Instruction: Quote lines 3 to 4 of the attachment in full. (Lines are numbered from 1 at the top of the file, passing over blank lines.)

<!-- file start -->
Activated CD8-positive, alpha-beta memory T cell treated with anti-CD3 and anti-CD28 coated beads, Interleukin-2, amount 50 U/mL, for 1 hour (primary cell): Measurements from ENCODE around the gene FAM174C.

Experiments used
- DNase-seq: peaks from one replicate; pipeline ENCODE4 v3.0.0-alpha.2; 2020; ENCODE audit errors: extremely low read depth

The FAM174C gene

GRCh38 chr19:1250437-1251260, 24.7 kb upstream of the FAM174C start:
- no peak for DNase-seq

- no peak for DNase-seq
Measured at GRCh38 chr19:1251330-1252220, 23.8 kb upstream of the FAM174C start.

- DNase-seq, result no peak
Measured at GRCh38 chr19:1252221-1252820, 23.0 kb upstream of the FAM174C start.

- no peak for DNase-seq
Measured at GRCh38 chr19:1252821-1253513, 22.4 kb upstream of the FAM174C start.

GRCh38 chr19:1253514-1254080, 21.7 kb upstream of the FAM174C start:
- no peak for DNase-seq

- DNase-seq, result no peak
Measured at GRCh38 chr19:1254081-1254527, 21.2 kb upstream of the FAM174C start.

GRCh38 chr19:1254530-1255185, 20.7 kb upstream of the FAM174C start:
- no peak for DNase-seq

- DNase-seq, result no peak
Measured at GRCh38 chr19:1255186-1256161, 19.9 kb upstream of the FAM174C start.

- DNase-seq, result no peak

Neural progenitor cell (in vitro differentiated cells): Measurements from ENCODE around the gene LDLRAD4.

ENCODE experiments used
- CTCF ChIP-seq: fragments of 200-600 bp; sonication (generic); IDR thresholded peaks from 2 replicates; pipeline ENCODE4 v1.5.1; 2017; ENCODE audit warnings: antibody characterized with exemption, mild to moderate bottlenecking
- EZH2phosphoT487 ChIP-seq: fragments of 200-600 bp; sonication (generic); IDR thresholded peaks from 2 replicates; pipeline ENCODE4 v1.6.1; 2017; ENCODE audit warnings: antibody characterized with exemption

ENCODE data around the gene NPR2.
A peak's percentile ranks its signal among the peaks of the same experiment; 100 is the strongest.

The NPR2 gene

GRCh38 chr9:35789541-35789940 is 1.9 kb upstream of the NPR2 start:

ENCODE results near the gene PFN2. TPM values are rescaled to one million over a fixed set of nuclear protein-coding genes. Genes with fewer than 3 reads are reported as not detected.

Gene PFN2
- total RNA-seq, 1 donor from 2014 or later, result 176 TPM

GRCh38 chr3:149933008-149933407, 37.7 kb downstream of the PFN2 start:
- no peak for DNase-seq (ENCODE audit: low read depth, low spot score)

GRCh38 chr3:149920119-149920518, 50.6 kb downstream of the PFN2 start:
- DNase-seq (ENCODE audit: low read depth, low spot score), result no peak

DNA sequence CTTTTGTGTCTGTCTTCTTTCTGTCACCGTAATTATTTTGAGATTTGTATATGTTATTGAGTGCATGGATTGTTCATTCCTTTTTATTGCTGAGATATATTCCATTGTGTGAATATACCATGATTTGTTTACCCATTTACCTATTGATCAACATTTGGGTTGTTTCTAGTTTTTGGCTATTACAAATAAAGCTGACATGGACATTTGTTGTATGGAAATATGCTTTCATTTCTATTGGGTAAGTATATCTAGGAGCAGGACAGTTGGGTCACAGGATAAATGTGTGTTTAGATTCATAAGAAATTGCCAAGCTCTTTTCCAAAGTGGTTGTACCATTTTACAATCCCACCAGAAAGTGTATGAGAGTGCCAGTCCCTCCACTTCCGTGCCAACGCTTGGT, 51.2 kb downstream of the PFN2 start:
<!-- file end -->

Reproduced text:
- DNase-seq: peaks from one replicate; pipeline ENCODE4 v3.0.0-alpha.2; 2020; ENCODE audit errors: extremely low read depth

The FAM174C gene